I feel like I am back in the 9th grade, in chemistry class, proudly proclaiming I have a theory that I want to test. Of course, the theory I am suggesting would best be left to physiology professors to prove or disprove…I am going to argue my point for proving my theory as fact;
Cognitive dysfunction experienced by fibromyalgia sufferers often called “Fibrofog” is caused when the sufferer can no longer tolerate the chronic pain associated with fibromyalgia.
Fibromyalgia is a central nervous system disorder. The central nervous system is made up of the brain, spinal cord, and nerves in the spinal cord.This means we are sensitive to e-v-e-r-y-t-h-i-n-g. It is not that we are emotionally over-sensitive. We physically feel things to a degree that people without fibromyalgia would not. It is a physiological thing. People with fibromyalgia are sensitive to unpleasant things, medically this is called “noxious stimuli.” This stimulus can be smells, lights, noise, touch, this is our central nervous system overreacting to what is around us including the pain we experience.
When we go to the doctor we are asked to say where we are on the pain scale; 0 = happy face, 10 = sad, crying, agony face. As a person with chronic pain, you have pain, all-the-time so you never experience the happy face. I know I don’t. The happy face and I are no longer an item. We haven’t seen each other in years! Unless given pain-relieving medication in the hospital, I don’t even get to flirt with the #2 face on the scale. The hospital no longer attempts to bring chronic pain sufferers down the pain scale to a happy face. We are asked at what level is our pain “tolerable.” Well, I’d like to try no pain (get me to that happy face) since I’m here, in a hospital, surrounded by medical professionals. The medical field no longer believes in relieving the pain that a chronic pain patient is in. Maybe they fear we are seeking medications for pleasure? How much fun can one have in a hospital? Those forms I signed that stated I am entitled to be treated for my pain… just what were those for then? I’ve never used the word entitled for myself but the form that I signed did. So reunite me with the happy face!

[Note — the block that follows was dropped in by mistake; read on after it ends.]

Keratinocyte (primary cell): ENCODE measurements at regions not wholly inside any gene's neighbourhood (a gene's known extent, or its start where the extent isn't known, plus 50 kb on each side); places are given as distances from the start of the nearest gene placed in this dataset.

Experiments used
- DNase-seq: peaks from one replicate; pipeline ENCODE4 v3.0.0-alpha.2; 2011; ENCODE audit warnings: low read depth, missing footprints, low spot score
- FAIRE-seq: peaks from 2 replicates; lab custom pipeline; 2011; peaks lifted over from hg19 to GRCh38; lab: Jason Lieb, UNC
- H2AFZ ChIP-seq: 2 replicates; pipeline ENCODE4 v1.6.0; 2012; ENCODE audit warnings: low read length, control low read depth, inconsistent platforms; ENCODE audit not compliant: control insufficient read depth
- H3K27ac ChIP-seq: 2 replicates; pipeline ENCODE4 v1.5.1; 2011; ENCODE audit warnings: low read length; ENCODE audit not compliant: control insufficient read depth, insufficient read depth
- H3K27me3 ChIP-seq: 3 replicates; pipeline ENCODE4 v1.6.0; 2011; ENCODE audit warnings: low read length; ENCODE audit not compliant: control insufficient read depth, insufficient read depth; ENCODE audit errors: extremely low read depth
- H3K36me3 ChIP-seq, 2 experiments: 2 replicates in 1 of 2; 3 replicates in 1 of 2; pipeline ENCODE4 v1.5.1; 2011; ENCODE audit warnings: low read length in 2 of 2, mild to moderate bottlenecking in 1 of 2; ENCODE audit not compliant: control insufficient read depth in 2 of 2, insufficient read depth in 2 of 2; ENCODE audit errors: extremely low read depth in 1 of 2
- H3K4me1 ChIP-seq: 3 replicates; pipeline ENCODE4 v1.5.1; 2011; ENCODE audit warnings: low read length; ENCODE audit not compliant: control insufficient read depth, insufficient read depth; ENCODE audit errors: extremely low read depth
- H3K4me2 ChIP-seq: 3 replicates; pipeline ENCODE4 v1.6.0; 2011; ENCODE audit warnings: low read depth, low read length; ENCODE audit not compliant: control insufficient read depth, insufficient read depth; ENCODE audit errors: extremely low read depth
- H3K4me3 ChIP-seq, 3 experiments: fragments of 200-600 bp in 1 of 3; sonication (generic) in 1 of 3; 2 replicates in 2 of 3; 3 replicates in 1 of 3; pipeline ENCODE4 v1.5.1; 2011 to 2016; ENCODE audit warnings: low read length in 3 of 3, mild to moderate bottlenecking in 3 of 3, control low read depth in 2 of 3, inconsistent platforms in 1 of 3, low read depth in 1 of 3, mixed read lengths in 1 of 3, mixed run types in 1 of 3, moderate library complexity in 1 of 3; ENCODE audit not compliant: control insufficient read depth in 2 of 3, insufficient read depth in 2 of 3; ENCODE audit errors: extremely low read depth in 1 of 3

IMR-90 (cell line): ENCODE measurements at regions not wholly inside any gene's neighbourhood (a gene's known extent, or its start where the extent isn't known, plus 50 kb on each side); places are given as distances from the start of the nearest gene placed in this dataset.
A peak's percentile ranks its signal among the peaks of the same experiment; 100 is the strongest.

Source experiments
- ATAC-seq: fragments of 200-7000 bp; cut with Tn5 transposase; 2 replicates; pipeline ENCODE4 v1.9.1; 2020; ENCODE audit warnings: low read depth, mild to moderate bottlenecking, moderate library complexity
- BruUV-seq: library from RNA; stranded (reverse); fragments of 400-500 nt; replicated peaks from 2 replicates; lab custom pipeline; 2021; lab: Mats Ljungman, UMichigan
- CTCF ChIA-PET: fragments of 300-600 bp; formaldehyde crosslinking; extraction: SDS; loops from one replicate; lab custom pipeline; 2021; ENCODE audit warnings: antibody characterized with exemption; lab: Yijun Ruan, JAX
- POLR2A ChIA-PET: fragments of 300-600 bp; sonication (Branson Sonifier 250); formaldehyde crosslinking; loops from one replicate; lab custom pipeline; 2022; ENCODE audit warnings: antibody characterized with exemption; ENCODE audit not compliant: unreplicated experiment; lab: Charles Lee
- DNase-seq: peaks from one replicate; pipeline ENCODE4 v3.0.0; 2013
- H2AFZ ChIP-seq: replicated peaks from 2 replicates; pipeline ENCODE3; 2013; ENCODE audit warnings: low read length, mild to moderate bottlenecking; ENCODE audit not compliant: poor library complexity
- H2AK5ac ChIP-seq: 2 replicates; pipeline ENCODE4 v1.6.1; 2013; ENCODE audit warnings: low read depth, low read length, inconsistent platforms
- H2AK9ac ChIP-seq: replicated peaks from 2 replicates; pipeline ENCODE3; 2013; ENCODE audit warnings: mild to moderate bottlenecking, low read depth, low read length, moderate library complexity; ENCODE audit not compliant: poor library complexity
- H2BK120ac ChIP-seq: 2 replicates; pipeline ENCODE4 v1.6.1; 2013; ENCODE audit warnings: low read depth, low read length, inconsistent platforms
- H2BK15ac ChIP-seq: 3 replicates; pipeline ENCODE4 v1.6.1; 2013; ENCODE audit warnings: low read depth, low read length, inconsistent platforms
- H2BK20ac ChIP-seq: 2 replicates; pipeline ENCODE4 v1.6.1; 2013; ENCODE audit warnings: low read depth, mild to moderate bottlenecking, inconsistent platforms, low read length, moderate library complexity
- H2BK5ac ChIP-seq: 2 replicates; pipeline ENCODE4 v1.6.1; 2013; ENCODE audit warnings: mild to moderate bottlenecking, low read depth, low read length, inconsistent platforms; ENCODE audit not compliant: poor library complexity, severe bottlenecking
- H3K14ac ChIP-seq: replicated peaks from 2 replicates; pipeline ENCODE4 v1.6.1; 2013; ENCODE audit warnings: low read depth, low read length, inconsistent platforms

Let me introduce you to the stage of numb, every person with chronic pain knows it. We have just come through a ‘flare’ (increased pain, coexisting conditions, and fatigue) or might still be in it! We have been battling hard pain for days, the fatigue is overwhelming, and our ability to manage our ‘flare’ is compromised by the extreme pain, lack of sleep and inability to find comfort. We eventually surrender to the stage of numb. We become brain-dead; numb. Cognitively we check out. Words may not make sense, tasks are difficult to complete, simple math is difficult, everything is distracting, your memory is gone and you cannot remember what you are looking for or even doing in the first place. You are experiencing a complete shut down because of a sensory overload which I believe is the inability to deal any further with chronic pain. This is cognitive dysfunction; fibro fog.
We all know when we are feeling a little ‘foggy’. Anyone who didn’t get a good night’s sleep knows when their memory is a bit impaired, a little off their norm. There is a tendency to interpret a cognitive impairment with cognitive dysfunction, the two are not the same. Lapses in memory, forgetfulness, not recalling someone’s name; these are examples of an impairment. You are well aware you are not good with memory, tend to forget where you put things and are bad at remembering names. An impairment that you can correct if you wish. Fibro fog is a cognitive dysfunction. When you are in a fibro fog there is nothing you can do to correct it. You may not even remember the depths of the dysfunction you were in.
In conclusion, I have read a few articles about ‘suffering steps’ vs. ‘pain scales’ but have never come across one that I felt would serve the fibromyalgia community objectively. Pain is subjective of course, but there are steps that take fibromyalgia sufferers from awareness to the extreme of dissociating with pain. A ‘step’ or ‘pain’ scale for chronic pain sufferers needs to be identified and processed throughout medical offices and hospitals.